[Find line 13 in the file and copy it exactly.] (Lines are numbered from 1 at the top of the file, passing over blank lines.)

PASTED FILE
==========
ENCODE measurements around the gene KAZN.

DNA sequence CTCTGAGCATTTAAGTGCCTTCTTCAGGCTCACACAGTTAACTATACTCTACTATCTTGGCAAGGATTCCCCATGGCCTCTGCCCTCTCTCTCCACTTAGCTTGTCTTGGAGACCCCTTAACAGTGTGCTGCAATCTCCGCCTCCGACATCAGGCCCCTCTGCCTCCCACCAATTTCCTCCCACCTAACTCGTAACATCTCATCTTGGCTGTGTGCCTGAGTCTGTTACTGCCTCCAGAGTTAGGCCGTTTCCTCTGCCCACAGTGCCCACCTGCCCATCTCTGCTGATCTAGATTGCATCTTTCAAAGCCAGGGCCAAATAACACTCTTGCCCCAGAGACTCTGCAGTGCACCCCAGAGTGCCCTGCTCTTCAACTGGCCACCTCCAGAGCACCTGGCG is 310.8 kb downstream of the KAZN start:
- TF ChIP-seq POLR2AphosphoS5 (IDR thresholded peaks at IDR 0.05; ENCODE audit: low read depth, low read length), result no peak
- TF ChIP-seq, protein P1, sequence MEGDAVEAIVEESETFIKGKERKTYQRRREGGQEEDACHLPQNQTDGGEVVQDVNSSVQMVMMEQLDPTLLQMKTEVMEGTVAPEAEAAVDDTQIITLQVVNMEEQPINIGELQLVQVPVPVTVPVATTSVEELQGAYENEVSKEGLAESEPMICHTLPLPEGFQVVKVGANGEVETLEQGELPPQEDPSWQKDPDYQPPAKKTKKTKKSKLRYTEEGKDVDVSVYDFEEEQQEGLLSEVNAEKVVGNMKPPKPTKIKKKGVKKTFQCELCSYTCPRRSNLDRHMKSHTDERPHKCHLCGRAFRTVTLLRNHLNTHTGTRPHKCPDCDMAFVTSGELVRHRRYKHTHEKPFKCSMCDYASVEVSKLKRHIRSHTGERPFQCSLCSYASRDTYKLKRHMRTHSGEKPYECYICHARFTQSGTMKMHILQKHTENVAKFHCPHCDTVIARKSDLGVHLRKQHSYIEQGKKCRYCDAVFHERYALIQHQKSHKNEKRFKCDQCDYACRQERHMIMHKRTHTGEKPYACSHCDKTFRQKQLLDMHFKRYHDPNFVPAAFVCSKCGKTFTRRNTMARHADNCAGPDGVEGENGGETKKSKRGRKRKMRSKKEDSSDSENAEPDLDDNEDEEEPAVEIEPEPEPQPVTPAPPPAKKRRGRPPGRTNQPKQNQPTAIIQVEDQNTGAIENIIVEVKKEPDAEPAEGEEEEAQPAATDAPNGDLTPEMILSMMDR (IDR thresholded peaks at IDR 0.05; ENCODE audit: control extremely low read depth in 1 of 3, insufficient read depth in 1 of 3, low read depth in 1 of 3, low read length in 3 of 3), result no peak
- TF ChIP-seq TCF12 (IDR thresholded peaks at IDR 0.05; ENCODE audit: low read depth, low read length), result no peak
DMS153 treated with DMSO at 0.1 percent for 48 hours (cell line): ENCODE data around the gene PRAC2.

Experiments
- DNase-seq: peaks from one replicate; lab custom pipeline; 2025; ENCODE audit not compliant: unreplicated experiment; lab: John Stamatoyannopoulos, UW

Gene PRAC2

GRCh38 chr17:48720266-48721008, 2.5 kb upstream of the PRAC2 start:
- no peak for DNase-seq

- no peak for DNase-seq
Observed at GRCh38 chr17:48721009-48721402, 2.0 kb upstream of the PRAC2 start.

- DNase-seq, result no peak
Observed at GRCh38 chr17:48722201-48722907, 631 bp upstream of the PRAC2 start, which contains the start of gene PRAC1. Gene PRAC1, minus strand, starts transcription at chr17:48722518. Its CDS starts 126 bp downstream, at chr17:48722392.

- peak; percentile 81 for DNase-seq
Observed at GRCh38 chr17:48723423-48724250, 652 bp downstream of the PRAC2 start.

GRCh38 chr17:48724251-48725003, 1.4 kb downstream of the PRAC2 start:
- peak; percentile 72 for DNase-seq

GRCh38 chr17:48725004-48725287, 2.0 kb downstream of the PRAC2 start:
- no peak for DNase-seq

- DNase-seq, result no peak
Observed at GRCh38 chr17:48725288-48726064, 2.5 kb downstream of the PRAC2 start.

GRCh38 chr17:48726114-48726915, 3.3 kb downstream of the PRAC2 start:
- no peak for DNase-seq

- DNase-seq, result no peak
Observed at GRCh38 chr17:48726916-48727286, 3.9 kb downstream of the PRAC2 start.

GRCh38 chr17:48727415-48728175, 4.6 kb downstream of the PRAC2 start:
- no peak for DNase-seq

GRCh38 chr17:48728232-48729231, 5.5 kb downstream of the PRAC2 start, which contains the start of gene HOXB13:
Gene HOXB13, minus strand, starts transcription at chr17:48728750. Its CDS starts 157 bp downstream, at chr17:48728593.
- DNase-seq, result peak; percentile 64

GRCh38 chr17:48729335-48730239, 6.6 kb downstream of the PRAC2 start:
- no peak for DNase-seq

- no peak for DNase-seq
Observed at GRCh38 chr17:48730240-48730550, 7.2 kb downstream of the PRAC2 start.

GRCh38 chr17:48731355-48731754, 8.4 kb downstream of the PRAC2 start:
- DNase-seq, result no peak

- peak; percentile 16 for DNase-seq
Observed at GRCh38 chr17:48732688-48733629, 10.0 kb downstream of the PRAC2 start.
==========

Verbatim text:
Observed at GRCh38 chr17:48721009-48721402, 2.0 kb upstream of the PRAC2 start.